With contract about to end, Texas city council asks residents to speak out on EMS service
South Texas Emergency Care Foundation officials will be asked about response times; Harlingen commissioners may add a second agency
Fernando Del Valle
Valley Morning Star
HARLINGEN, Texas — City commissioners are calling on residents to speak out about the city's ambulance services as the South Texas Emergency Care Foundation nears the end of its contract.
On Thursday, commissioners are set to hold a workshop to give residents a chance to offer feedback on STEC's emergency and non-emergency transport services. Commissioners are set to hold their workshop at 5:30 p.m. at City Hall.
Next month, STEC's five-year contract offering exclusive rights to provide ambulance service within the city limits expires.
"The purpose of the workshop is to look at response times for both emergency and non-emergency transports," Commissioner Daniel Lopez stated Tuesday.
Commissioner Frank Morales said he wants STEC officials to respond to questions regarding response times.
Meanwhile, Commissioner Ford Kinsley said he believes commissioners want residents' feedback as they consider renewing STEC's contract.
Mulling allowing outside companies to offer non-emergency service
Commissioners are trying to determine if the city needs another company to help provide non-emergency ambulance service, Lopez stated.
"Collectively, we need to determine whether another provider is needed to assist in non-emergency transports," he stated. "It is my primary goal to provide the residents of Harlingen the most effective and efficient care during their times of need."
Seeking contract renewal
On Tuesday, attorney Randy Whittington, representing STEC, said officials want to work to renew their contract.
"I think STEC's looking forward to having a discussion and working out whatever we have to do to get a contract renewal," he said.
Whittington said commissioners are not questioning STEC's emergency response times.
"Everybody's told us they have no concern about STEC's performance in respect to emergency or 911 responses," he said.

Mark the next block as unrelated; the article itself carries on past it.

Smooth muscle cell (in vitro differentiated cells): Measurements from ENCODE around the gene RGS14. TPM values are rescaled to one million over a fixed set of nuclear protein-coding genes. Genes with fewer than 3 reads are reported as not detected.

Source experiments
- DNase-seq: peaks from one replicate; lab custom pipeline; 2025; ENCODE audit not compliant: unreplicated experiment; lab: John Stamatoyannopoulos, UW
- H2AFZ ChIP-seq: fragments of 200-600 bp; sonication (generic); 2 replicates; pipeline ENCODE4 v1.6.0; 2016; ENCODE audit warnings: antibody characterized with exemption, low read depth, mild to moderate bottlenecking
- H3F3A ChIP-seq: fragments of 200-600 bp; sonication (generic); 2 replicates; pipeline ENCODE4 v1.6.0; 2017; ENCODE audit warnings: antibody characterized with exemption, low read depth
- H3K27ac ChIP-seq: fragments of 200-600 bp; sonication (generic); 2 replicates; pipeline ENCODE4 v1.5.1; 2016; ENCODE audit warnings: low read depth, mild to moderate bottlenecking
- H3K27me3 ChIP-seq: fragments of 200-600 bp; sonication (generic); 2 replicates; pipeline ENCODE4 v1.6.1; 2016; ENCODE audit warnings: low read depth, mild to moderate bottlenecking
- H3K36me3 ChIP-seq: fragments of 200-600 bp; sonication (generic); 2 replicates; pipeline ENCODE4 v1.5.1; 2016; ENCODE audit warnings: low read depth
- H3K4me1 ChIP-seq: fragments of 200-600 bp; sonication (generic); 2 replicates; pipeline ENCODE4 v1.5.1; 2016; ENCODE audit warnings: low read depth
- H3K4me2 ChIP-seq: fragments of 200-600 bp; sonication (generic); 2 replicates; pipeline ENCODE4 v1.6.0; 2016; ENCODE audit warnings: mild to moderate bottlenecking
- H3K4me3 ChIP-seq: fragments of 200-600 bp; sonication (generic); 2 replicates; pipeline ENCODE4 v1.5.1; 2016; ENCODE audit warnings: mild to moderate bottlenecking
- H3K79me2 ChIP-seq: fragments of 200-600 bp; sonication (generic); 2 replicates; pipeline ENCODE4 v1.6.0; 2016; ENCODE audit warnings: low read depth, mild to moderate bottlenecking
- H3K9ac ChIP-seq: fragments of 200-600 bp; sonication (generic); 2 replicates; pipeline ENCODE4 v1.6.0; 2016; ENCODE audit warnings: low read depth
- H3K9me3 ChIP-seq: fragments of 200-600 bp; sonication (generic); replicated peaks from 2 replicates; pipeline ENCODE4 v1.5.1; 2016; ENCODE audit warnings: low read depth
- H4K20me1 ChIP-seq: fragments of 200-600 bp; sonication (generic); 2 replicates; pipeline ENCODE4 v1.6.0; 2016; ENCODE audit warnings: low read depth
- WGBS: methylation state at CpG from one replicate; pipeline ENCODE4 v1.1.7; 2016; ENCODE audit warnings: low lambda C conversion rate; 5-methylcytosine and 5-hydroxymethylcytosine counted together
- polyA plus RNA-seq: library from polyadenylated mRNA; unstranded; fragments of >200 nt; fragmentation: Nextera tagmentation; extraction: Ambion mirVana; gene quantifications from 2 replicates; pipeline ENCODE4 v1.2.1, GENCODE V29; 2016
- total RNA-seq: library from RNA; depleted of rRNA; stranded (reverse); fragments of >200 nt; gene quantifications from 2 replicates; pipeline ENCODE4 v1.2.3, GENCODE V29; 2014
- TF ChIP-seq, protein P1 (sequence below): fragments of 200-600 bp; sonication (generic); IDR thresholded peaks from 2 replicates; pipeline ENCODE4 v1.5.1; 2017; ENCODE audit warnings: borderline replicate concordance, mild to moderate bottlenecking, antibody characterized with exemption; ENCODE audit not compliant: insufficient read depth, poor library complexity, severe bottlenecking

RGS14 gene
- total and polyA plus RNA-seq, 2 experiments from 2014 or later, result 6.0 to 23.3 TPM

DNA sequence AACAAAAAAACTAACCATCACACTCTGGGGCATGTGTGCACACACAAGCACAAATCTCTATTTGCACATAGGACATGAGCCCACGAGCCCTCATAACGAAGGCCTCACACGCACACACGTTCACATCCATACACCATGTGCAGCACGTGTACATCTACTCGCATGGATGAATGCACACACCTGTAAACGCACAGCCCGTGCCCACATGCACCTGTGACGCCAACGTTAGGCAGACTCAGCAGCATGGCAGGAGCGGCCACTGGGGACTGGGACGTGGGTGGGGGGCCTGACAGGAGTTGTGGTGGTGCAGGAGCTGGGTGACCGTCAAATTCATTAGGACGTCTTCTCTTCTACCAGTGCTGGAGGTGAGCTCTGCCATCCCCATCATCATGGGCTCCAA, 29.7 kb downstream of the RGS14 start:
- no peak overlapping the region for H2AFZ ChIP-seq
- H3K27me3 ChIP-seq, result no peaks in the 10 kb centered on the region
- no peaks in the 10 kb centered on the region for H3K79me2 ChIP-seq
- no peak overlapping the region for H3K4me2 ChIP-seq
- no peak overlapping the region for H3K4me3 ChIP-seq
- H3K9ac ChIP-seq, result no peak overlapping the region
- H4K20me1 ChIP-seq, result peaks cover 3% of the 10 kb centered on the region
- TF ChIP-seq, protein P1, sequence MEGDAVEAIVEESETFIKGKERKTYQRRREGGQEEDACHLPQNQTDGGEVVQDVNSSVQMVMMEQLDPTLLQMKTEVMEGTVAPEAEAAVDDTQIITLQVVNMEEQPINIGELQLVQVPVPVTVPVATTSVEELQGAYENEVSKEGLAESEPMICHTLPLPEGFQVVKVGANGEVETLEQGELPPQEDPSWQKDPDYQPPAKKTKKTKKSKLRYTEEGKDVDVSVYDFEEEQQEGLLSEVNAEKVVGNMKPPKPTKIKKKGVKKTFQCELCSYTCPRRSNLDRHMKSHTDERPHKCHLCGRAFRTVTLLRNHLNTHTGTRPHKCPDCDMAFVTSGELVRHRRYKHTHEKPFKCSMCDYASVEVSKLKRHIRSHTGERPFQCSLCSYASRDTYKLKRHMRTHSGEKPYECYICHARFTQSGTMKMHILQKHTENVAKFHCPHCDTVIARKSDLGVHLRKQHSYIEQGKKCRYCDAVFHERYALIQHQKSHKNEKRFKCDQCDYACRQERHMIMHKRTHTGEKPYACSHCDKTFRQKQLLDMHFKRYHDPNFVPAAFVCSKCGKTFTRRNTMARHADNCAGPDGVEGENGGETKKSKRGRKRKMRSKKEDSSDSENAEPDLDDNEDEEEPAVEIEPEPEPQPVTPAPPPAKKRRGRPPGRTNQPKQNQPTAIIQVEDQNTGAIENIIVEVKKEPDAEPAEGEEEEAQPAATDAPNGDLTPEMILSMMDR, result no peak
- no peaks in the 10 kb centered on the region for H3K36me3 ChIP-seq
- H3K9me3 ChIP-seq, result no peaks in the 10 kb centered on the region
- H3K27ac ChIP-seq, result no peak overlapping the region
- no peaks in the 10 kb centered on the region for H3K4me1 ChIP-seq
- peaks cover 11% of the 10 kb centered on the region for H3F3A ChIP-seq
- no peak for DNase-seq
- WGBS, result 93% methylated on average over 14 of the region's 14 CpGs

Months of heated debate
Last year, members of the city's past commission were considering scraping the contract's exclusive rights clause to allow other companies to offer lucrative non-emergency transport services.
For years, a city ordinance has given STEC exclusive rights to provide ambulance service in town, granting police the power to warn or cite outside ambulance companies entering the city limits.
During months of heated debate, former Commissioners Frank Puente and Richard Uribe, who each lost re-election bids in May, argued some residents complained of slow response times for non-emergency calls.
However, Whittington, who said complaints were limited to a "handful" of calls, maintained some ambulances were tied up, waiting for short-staffed hospitals to open patient beds during the height of the coronavirus pandemic.
Funding costly emergency service
Through last year's debate, STEC officials warned competition would eat into revenue generated through the company's non-emergency transport service, which helps fund its emergency ambulance runs.
About 10 years ago, STEC stopped charging the city as much as $500,000 a year to provide ambulance service.
Instead, the company began charging its patients.
"We've had some discussions with the new commission and hopefully everyone understands STEC's benefits to the community," Whittington said.
About five years ago, STEC boosted its rates to range from $795 for basic life support to $1,220 in the area where about half its patients are on Medicare and Medicaid, which reimburses about a third of billings, company officials said.
In 1979, city leaders founded STEC to provide ambulance service in town.
Today, the nonprofit, which offers ambulance service across most of Cameron County, stations eight to 11 ambulances in the Harlingen area, officials said.
Agreements with other regional emergency medical services companies offer the city backup ambulance service, they said.
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